Where does this leave the SEC? Our debate offers three key lessons for the Commission and its Staff. First, it is clear by now that the proposed changes to the SEC’s rules are not merely “technical” regulatory adjustments required by changing market conditions. Instead, one’s view about the desirability of the proposal depends on fundamental policy choices that are best resolved by empirical study, and the SEC should pursue that analysis before adopting any changes to its rules. Second, rather than the proposed changes—which have little support in the existing empirical evidence—the SEC should focus on enforcing its existing rules under the Williams Act. In a recent paper, Lucian Bebchuk, Alon Brav, Wei Jiang and I show that investors frequently do not comply with the SEC’s current rules. Third, while more general changes to the rules on blockholder disclosure—for example, tightening the disclosure window but raising the ownership threshold— might be desirable, under current law the SEC lacks the authority to pursue such changes. If the SEC is convinced that revisions to the blockholder-disclosure regime are needed, it should ask Congress for the authority it needs to pursue defensible policy changes rather than undertake a rulemaking project with no empirical basis.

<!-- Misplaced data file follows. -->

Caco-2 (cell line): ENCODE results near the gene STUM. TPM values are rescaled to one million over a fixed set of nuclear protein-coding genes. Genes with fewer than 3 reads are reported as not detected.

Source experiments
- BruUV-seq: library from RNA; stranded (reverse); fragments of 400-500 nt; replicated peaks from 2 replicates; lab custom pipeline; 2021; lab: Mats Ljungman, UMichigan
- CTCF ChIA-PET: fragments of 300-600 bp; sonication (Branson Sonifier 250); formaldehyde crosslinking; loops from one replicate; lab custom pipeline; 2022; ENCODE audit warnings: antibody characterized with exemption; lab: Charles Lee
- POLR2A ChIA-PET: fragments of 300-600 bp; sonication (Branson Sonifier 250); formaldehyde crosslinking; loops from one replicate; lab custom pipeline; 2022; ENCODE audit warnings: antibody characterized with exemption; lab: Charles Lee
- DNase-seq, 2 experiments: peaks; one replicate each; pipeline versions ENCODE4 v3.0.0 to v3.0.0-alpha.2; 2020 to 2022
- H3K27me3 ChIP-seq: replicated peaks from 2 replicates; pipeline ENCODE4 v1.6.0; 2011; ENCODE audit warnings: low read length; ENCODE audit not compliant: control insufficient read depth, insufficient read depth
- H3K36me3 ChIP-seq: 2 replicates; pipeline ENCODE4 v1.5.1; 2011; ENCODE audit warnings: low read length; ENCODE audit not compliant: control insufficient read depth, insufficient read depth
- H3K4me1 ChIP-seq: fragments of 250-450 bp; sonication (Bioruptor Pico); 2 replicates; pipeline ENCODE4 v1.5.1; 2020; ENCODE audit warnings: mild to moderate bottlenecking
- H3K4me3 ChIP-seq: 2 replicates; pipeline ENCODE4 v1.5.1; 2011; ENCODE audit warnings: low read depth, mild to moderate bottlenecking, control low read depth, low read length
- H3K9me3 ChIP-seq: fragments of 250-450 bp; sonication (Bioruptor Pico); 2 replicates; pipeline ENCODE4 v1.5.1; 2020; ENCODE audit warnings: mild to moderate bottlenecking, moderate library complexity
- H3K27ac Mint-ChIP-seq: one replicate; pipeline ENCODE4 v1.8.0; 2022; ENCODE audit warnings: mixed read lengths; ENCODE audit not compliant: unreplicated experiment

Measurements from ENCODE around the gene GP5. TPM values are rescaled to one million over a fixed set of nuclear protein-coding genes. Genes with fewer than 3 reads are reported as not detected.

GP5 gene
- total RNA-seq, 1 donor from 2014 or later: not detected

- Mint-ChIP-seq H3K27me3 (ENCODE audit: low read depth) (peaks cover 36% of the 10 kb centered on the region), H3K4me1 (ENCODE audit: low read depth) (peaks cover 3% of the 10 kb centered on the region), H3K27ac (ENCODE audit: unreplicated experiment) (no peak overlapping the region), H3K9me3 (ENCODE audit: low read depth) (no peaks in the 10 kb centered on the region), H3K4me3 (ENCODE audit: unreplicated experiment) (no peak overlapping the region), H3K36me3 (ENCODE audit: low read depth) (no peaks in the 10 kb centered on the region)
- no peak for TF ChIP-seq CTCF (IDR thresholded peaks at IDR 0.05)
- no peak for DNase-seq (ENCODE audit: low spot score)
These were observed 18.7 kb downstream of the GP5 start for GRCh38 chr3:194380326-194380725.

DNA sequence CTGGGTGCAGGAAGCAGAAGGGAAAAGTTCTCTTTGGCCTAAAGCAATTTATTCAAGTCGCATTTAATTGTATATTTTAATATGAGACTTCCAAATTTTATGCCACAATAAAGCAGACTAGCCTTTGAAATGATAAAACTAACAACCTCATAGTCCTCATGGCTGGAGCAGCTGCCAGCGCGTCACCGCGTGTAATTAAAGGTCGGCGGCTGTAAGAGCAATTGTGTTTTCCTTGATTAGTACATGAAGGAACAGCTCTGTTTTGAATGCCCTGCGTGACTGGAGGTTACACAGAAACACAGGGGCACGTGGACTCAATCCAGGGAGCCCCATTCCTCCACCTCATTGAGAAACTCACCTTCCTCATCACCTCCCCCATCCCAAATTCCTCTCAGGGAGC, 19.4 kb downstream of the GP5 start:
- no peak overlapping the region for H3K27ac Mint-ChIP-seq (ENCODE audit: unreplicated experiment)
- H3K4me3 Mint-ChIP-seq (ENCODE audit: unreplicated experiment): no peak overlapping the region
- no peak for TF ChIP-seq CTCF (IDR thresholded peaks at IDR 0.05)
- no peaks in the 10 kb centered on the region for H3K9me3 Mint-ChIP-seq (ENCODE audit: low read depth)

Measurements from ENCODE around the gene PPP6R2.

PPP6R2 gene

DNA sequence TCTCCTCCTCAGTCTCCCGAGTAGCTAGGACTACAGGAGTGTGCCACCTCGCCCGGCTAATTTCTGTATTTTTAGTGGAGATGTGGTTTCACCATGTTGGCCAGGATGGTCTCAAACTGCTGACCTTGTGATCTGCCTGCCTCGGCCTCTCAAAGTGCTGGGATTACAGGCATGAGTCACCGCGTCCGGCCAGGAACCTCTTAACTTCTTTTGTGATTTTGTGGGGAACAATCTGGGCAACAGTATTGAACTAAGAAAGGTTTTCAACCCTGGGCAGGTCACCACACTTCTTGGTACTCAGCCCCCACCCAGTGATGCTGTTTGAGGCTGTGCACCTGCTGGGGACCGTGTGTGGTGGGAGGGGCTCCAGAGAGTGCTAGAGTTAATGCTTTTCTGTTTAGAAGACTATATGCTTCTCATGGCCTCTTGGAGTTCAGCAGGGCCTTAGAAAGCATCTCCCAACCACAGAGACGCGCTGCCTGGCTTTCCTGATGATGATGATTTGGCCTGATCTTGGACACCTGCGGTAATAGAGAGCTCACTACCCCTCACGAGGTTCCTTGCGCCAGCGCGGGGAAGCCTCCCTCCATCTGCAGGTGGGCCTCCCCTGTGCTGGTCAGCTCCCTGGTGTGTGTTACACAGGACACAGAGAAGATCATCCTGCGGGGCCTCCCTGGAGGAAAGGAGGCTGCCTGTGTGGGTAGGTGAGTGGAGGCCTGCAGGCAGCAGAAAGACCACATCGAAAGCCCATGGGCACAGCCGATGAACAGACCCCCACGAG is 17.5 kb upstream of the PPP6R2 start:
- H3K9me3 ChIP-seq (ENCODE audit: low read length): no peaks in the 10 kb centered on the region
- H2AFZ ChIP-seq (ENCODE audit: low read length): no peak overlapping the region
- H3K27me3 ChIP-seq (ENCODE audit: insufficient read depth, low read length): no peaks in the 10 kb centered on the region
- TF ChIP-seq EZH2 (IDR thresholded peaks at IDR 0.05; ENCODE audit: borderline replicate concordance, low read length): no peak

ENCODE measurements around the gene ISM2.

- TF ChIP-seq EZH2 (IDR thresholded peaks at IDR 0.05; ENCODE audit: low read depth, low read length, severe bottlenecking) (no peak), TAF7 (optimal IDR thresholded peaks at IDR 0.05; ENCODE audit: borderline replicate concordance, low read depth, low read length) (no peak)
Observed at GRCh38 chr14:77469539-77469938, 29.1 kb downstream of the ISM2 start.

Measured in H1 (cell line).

First, while the Wachtell Lipton petition characterized its proposals as necessary to close the “substantial gap[s]” that have arisen in the Williams Act’s disclosure regime in the forty years since the statute’s passage, as our debate shows the petition instead reflects policy intuitions about the benefits and costs of activist blockholders’ activities more generally. For one thing, the ten-day disclosure window is hardly a “gap” left open by incompetent draftsmen in Congress. Instead, the ten-day period reflects a careful compromise struck after Senator Williams introduced three different versions of his proposal and acknowledged on the floor of the Senate that blockholders “should not be discouraged, since they often serve a useful purpose by providing a check on entrenched but inefficient management.” The law allows blockholders to acquire additional shares for ten days without disclosing their stake in order to encourage them to accumulate the large blocks of stock that induce them to monitor corporate management closely.